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3.31.2005

Archived Posts - March 2005



03.31.05

Fred Korematsu, 1919-2005

Civil rights icon Fred Korematsu died yesterday of respiratory failure. He was 86.

As a young man Korematsu legally challenged the internment of Japanese Americans during World War II. In the now-infamous 1944 case, Korematsu vs. United States—cited in every constitutional law textbook—the U.S. Supreme Court ruled that the mass detention of Japanese Americans was justified by national security concerns. That, of course, was a load of crap. But Korematsu was vindicated in 1982, when three young Japanese American lawyers in San Francisco approached him and convinced him to take his case back to court—and won. Nearly forty years after the original ruling, a San Francisco judge overturned Korematsu's conviction, citing government misconduct through suppression, alteration and burning of evidence, race discrimination, lack of military necessity, and manifest injustice. It was historic. Today, his legacy seems more important and relevant than ever in the climate of our post-9/11 America: Fred Korematsu, at center of landmark internment case, dies

Rest in peace, Mr. Korematsu.

03.31.05

Just heard about some controversy brewing over the last few weeks at Cornell... on March 11, the Cornell Daily Sun's comic strip "The Adventures of Antman" joked that the typical things Cornell students like to complaint about are 1) steep hills, 2) less-than-pleasant weather... and 3) "curve-busting CyberAsian robots." What the hell? I have not seen the comic strip in question, but the cartoonist apparently depicted overachieving, robotic 'CyberAsians' programmed to do well in school and bust curves. That's racist! Ironically, that same day the paper ran a front-page article on the issue of Asian American students and mental health. Here's a recent letter to the editor on the matter: No Laughing Matter

A protest rally is planned for today at noon on Ho Plaza.

03.31.05

As you know, I'm a sucker for film festivals, and here are a couple kicking off this weekend...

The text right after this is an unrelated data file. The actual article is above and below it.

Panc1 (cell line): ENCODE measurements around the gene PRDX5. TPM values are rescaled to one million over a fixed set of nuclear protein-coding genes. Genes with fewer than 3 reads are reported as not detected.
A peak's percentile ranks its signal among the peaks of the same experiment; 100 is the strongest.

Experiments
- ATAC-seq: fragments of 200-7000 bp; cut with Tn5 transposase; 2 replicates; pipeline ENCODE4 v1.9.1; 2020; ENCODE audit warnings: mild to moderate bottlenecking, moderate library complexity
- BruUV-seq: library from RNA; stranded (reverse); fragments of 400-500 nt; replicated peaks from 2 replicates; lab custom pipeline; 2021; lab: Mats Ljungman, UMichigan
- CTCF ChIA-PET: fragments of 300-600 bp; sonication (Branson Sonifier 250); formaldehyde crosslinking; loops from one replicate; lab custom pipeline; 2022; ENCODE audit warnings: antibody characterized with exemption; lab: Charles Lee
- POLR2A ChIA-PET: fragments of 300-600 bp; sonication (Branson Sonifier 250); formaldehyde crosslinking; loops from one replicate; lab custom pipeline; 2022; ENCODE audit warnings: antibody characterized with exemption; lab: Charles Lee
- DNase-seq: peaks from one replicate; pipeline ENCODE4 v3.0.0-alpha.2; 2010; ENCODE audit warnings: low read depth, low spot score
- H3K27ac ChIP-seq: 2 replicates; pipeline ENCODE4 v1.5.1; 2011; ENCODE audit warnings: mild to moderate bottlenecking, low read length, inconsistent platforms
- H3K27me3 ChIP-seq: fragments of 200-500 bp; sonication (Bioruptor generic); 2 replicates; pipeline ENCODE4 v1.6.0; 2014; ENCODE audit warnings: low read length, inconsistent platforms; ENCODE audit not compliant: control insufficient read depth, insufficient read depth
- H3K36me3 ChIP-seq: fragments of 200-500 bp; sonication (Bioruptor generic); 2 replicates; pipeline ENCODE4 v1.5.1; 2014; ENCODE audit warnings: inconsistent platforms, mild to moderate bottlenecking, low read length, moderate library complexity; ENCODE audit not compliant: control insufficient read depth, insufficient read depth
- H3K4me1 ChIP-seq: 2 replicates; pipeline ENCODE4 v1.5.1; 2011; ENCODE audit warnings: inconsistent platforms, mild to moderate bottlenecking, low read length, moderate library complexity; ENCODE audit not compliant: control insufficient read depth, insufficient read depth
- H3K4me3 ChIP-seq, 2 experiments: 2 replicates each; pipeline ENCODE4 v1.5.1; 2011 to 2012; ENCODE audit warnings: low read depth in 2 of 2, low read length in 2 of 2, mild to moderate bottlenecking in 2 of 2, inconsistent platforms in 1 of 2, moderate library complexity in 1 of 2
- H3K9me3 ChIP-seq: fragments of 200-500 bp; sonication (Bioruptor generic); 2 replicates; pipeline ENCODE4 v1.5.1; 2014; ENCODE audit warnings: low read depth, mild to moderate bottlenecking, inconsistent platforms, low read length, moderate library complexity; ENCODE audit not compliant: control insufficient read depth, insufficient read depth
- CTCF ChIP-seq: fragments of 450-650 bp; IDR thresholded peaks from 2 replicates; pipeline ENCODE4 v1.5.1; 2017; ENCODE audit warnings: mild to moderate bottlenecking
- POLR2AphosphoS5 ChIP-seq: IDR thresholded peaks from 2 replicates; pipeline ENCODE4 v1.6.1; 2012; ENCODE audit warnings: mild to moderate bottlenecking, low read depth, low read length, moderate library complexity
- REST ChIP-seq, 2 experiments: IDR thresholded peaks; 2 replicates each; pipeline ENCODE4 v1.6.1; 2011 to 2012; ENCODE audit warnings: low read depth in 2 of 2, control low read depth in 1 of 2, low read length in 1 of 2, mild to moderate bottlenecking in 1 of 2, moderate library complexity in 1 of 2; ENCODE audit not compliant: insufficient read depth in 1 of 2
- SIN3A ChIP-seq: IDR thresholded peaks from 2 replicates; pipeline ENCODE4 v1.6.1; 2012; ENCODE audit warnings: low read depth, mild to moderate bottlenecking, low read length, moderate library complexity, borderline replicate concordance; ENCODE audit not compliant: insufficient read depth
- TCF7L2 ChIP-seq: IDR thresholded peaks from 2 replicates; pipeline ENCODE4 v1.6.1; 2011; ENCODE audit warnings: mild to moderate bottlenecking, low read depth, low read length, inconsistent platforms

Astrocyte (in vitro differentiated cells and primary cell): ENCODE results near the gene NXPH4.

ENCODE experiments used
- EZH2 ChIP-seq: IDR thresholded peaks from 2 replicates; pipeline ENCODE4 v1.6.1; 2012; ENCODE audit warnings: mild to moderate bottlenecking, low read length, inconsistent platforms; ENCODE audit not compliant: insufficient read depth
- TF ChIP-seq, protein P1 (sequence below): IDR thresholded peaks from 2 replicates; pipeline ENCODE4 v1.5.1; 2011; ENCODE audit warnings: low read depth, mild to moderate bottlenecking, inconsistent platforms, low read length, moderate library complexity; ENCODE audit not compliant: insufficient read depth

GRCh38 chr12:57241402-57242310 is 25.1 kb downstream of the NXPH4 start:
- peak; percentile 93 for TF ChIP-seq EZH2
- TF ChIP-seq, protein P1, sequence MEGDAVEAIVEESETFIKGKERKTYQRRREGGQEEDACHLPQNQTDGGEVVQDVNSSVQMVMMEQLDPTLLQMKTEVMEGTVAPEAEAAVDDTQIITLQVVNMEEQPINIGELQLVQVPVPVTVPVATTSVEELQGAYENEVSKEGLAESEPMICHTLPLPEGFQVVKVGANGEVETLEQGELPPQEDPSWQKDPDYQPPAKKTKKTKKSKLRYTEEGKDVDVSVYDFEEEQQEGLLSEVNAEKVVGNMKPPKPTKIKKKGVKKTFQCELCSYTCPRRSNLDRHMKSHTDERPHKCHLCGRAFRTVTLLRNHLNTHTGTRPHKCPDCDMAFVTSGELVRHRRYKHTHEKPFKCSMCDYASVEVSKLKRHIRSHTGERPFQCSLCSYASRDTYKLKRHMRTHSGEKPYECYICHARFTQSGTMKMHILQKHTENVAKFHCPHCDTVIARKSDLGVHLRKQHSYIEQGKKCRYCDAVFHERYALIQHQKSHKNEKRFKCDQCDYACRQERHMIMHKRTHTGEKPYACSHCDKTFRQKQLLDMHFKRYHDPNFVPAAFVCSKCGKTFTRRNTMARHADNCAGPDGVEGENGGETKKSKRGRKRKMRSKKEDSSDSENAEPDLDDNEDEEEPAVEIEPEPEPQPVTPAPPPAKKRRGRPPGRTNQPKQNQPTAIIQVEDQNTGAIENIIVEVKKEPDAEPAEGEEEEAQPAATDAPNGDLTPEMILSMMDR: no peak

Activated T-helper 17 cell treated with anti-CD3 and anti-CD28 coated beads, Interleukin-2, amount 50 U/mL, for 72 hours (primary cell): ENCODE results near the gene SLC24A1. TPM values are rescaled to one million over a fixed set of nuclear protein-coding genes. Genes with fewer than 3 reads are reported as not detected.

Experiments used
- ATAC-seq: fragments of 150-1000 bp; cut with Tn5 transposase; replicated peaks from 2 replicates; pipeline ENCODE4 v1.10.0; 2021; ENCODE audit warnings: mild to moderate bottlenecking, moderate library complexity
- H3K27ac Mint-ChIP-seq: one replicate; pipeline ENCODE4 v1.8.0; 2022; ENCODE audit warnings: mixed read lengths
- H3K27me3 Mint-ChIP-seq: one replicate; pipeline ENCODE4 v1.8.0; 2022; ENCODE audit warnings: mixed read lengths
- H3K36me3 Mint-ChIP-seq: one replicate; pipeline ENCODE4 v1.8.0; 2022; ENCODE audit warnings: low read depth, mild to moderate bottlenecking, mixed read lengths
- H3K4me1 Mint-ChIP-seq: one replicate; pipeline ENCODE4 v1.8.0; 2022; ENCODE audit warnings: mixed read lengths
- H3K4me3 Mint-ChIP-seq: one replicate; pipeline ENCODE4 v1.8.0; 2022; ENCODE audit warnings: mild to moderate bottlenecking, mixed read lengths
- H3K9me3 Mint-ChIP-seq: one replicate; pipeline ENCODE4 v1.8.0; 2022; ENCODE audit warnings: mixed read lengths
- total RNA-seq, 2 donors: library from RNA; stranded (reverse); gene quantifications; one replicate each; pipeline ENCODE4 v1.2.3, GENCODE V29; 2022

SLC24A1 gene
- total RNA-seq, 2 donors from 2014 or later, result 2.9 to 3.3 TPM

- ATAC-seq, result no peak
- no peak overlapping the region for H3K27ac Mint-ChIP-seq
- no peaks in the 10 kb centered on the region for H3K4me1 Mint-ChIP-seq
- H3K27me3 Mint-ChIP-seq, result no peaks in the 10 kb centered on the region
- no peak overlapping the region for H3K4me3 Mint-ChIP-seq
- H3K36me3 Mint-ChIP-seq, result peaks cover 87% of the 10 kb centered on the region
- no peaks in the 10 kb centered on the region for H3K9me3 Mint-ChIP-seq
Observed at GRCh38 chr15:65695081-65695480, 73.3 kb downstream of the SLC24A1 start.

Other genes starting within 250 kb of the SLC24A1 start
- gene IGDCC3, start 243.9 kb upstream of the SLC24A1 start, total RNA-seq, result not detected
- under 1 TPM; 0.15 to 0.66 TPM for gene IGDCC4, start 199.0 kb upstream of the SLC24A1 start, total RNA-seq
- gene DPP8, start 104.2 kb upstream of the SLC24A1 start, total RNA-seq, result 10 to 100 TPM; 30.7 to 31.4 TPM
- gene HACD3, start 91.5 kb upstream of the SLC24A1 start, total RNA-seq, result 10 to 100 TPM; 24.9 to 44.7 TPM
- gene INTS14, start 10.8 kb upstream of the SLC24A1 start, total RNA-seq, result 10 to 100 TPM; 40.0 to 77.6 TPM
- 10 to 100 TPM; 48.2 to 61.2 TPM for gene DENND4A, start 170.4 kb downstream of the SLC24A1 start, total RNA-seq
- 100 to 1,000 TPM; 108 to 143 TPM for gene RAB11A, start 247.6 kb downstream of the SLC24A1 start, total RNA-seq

There's Thai Takes 2: Contemporary Thai Film Festival, running March 31 through April 3 at The ImaginAsian Theater in New York. They've got a diverse, interesting mix of features and shorts.

If you're out in the midwest, there's Waves 2005, the fifth annual Asian/American American film festival presented at the University of Iowa. Also running March 31 through April 3. Not necessarily a conventional locale when you think of Asian cinema, so I think this is pretty cool.

And of course, there's one of my favorite events of the year, the 10th Annual Chicago Asian American Showcase, April 1-14 at the Gene Siskel Film Center. The festival kicks off Friday night with Mike Kang's The Motel. 10 years! Congratulations, FAAIM

03.30.05

Some more information regarding Gong Li's upcoming roles in Miami Vice and Behind the Mask (another Hannibal Lecter movie): Gong Li Strikes for Vice and Mask. Ugh. Neither role sounds particularly appealing.

03.30.05

Pretty sure I mentioned this before, but Making Tracks, an epic Asian American historical rock musical, is currently playing at the San Jose Repertory Theater: Stirring and forceful, `Tracks' skims 200 years of Asian-American history

03.30.05

Parry Shen is now a father! The world welcomes Avery Anne Shen, born March 28. Congratulations, man. Seems like only a few years ago I saw you making cheat sheets and selling drugs in high school.

03.30.05

Kazuo Ishiguro talks about his new novel, Never Let Me Go: Like Lambs To Slaughter

03.30.05

It's everyone's favorite cellist: 10 Questions For Yo-Yo Ma

03.30.05

The New York Observer website seems to have expunged all traces of Rex Reed's outrageous Oldboy review (see my 03.25.05 entry). I can't find it. Any sort of statement? I mean, I KNOW people wrote in. Reaction? Nothing. What the hell? The review was straight up racist, but it appears the Observer has decided to sweep it under the rug... But check it out, Google has a cache of the page here (scroll down to "Huh?").

I don't think Reed should be let off the hook that easy. Do you? You may reach Rex Reed via email at rreed@observer.com, or the Observer at comments@observer.com.

03.30.05

This Slate blog doesn't have many nice things to say about Grey's Anatomy, but thinks very highly of Sandra Oh: Oh, Doctor?

03.30.05

According to new data released this week by the Census Bureau, Black and Asian women with bachelor's degrees earn slightly more than similarly educated white women, and white men with four-year degrees make more than anyone else: Black, Asian Women With Degrees Earn More

03.29.05